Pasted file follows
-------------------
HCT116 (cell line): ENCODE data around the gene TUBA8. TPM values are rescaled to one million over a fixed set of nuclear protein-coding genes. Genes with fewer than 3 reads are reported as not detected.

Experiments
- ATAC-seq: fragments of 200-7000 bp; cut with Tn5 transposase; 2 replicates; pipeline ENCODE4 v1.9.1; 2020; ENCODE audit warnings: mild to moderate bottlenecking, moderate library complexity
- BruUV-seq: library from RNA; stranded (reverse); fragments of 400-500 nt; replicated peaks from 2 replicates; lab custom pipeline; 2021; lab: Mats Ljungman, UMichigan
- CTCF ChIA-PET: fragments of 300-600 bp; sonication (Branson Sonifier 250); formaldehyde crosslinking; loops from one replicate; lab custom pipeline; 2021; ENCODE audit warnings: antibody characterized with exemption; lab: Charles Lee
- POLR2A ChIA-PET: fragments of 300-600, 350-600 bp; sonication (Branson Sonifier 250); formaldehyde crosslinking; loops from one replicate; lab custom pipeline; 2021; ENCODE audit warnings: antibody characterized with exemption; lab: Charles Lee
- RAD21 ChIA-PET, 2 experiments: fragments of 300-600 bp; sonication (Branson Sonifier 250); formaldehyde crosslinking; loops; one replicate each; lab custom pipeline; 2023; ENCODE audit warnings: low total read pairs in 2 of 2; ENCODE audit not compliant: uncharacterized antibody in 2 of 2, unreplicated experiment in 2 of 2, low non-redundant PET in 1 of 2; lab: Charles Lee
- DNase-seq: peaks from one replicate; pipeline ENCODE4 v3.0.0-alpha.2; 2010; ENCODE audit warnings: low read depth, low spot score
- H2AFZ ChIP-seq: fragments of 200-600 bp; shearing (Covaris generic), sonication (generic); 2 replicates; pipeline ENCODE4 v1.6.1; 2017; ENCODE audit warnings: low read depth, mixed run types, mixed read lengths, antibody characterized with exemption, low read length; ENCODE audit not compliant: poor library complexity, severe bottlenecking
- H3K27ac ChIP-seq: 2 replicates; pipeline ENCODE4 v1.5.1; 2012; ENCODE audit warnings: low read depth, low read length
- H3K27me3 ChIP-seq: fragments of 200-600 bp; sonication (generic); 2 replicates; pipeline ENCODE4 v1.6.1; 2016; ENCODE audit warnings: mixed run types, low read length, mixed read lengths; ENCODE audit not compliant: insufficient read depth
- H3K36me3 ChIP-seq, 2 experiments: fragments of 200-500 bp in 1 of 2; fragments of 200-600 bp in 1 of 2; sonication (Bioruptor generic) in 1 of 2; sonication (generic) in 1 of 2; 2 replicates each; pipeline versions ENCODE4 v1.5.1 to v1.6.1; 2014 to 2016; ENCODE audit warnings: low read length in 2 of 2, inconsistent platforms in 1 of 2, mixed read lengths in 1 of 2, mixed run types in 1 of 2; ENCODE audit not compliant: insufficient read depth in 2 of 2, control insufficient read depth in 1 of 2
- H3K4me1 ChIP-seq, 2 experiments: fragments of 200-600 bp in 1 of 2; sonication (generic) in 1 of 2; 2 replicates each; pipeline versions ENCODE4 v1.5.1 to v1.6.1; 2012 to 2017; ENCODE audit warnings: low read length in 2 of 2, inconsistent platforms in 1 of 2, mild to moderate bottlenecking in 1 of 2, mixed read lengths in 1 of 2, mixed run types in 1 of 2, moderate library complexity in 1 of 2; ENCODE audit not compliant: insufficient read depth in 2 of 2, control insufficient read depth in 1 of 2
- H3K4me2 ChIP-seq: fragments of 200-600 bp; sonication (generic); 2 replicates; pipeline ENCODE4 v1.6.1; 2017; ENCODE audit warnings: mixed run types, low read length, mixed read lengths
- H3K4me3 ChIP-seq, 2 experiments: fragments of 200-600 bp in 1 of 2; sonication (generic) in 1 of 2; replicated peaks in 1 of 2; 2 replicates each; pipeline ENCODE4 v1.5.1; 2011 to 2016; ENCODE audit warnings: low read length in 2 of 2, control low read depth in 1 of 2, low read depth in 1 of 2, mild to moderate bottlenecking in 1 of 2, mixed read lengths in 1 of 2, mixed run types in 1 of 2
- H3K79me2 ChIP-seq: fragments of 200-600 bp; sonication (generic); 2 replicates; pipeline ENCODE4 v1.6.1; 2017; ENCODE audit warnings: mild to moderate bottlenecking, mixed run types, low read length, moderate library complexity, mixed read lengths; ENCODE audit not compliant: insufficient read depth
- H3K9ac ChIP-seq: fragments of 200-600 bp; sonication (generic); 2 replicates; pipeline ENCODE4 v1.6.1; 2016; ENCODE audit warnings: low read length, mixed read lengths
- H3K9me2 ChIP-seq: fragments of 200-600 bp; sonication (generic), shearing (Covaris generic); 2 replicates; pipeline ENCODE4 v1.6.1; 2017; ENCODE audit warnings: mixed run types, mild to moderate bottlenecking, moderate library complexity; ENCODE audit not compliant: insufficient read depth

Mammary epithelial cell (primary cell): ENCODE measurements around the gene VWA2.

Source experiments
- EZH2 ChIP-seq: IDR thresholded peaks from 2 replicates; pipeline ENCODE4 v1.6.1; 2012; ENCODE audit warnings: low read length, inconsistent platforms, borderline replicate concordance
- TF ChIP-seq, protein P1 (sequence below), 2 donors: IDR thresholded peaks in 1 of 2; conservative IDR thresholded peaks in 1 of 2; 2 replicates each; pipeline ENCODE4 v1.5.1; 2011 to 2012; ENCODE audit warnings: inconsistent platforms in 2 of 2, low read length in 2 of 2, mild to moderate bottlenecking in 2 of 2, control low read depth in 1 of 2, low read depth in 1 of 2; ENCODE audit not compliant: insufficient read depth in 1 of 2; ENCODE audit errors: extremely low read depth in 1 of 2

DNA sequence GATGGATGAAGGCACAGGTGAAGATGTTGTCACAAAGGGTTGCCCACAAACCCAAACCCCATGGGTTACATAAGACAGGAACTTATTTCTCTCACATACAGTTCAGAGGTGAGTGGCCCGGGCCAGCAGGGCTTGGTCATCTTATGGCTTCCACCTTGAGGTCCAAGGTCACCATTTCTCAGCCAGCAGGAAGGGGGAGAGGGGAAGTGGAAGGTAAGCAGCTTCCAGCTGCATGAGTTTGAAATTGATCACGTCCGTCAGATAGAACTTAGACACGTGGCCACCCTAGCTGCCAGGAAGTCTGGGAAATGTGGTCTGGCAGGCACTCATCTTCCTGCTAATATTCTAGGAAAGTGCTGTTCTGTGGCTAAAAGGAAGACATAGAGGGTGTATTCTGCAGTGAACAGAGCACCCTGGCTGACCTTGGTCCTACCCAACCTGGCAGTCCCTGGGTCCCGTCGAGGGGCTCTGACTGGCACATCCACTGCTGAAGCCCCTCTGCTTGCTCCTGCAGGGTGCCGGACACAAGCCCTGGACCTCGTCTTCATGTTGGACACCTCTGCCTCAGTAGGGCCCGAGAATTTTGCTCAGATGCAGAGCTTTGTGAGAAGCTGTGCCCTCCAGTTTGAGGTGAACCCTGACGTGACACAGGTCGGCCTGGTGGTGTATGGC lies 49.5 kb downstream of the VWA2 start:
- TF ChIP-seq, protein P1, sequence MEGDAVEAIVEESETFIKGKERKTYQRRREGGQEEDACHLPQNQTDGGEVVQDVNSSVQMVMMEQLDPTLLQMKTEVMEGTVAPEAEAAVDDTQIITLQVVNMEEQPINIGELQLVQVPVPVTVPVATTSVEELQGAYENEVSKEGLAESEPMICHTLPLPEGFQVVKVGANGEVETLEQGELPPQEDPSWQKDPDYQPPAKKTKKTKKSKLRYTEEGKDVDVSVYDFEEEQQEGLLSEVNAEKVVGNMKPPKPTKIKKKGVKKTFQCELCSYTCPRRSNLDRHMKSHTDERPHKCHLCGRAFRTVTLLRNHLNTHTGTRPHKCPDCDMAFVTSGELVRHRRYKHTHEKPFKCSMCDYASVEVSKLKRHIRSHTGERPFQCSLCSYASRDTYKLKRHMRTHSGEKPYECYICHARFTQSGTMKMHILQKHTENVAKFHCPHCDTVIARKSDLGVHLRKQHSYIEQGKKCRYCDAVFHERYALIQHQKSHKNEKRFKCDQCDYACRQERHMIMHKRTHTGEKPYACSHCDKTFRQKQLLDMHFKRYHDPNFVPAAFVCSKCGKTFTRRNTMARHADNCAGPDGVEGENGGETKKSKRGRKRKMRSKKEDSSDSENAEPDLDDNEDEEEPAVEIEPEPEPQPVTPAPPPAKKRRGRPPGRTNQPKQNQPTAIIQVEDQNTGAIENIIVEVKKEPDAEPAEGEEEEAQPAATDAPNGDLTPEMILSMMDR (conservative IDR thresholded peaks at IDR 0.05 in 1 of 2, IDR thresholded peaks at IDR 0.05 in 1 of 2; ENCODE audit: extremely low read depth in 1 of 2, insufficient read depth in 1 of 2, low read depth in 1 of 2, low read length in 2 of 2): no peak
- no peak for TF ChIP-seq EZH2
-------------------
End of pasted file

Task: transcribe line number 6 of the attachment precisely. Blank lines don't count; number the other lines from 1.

- POLR2A ChIA-PET: fragments of 300-600, 350-600 bp; sonication (Branson Sonifier 250); formaldehyde crosslinking; loops from one replicate; lab custom pipeline; 2021; ENCODE audit warnings: antibody characterized with exemption; lab: Charles Lee